American Watercolor Society
The American Watercolor Society held its first exhibition, as the American Society of Painters in Water Colors, in the fall of 1867, and has continued to hold annual exhibitions to the present day. In 1878, the name was changed to The American Water Color Society, and the Society was incorporated in 1903. AWS was established at the cusp of watercolor's emergence as a popular medium in fine art, rather than just a sketching tool. Since its humble beginnings, AWS has actively promoted watercolor and the artists who work in the medium. On occasion, the Society has also selected an outstanding artist or individual who has contributed to the advancement of fine art in general and watercolor in particular. This person is so honored by receiving the highest AWS honor, the Dolphin Medal, at the annual awards banquet. At the 100th Anniversary exhibition of the AWS, sponsored by and held at The Metropolitan Museum of Art in 1967, AWS president, Mario Cooper, proclaimed: “It is the hope of The American Watercolor Society that the present exhibition will make the public more conscious of the long and continuing tradition of the art of watercolor painting in America" ... a statement which remains true to this day.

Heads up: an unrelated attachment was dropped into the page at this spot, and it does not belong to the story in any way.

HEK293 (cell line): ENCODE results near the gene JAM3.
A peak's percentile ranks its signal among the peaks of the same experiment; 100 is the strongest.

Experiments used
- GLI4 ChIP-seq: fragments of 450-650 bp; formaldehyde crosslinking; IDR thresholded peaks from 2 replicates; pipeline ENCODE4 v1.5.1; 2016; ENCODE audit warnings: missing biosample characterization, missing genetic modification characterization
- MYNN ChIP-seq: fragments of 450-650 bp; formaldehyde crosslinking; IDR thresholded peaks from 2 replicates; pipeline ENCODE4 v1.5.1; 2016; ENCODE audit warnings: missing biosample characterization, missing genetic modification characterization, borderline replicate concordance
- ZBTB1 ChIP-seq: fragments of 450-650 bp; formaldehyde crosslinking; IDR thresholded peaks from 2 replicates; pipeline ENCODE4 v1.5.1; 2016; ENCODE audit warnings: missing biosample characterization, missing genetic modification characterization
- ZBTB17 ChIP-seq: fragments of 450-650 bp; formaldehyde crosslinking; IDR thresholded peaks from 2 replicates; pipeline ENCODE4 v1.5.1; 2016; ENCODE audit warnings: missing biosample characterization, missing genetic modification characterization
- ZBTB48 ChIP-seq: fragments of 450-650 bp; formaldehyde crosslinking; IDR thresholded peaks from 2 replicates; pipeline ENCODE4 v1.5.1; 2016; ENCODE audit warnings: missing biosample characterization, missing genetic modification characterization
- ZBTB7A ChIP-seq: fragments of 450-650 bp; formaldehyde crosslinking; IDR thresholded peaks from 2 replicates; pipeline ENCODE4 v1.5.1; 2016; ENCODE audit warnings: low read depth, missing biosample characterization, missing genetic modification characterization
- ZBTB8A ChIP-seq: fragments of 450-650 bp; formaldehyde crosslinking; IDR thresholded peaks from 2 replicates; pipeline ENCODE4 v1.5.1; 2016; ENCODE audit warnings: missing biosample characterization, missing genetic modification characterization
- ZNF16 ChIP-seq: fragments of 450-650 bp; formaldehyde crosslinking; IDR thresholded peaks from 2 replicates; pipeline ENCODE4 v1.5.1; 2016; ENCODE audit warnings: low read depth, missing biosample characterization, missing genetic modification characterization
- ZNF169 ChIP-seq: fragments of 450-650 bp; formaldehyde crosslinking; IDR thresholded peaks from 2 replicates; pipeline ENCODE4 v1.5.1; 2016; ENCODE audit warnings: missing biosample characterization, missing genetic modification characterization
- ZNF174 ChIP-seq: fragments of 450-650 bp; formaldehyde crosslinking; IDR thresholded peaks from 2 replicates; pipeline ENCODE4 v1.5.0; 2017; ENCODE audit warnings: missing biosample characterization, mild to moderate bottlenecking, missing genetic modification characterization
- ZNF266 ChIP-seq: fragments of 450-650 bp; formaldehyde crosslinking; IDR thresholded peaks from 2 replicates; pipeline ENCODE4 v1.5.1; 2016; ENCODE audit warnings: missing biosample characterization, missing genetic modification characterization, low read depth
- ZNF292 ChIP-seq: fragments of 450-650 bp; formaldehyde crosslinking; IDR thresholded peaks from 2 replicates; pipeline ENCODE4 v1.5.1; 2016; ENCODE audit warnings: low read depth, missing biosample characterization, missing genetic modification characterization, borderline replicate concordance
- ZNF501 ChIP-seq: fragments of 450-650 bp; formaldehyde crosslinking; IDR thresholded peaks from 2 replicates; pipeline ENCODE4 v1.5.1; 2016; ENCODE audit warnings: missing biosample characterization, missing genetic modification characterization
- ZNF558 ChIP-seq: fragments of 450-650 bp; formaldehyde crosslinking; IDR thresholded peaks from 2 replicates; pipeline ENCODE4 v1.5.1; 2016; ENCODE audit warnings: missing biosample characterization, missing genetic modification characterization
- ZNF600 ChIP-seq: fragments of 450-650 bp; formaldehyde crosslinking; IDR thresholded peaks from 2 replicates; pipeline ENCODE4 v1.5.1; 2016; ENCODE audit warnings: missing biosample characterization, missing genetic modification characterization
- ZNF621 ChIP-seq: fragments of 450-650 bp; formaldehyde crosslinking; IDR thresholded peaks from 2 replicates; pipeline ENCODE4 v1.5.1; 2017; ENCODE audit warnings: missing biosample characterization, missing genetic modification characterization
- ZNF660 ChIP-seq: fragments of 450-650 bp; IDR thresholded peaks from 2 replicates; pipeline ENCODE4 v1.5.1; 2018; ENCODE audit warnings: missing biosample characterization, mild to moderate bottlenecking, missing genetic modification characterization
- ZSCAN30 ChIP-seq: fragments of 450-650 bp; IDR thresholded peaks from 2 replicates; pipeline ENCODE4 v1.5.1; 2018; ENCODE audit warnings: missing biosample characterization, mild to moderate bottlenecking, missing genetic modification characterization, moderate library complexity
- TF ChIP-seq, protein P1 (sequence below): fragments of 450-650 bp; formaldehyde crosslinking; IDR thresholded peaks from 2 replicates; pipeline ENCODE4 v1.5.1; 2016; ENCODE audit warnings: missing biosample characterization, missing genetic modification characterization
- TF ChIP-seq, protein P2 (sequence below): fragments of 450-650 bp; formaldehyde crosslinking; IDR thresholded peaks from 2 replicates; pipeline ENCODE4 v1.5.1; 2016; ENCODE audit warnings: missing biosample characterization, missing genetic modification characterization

I have been using Fluid paper for a few years now and find that it's a great value for the price. The quality is suitable for beginner to intermediate level painters. Very easy to work with, accepts watercolor paints, pencils, aqua crayons and markers well.
I like the White Galaxy Marker very much for writing on dark paper, and I have used it to cover another color when I needed to disguise a mistake or simply change effect.
For example, I bought an ornament with name SCARLETT spelled on it and by covering the last 't', I was able to give this to someone with a cat named SCARLET.
If color to be covered is a paint or other pen color, that can make the other color "stain" the white marker tip. This can be avoided if one is sure first color is dry before trying to cover it with white.
I've been using Koh-I-Noor Rapidograph Technical Pens since 1969. My aunt bought me my first set when I was 12 and I have used them daily ever since. I love the fact that I can mix my ink colors to match my watercolor or my wardrobe and use "Pelikan Drawing Ink A" almost exclusively. Though the inks made by Koh-I-Noor and Winsor Newton are satisfactory.
If you are a beginner, I would NOT recommend purchasing anything smaller than an 0 (0.35 mm). Even as a professional I find cleaning a 4x0 to be a challenge. I work most often with a 2x0, and find them to produce the smoothest flow, if kept clean.
- Colleen P in Homer, Alaska
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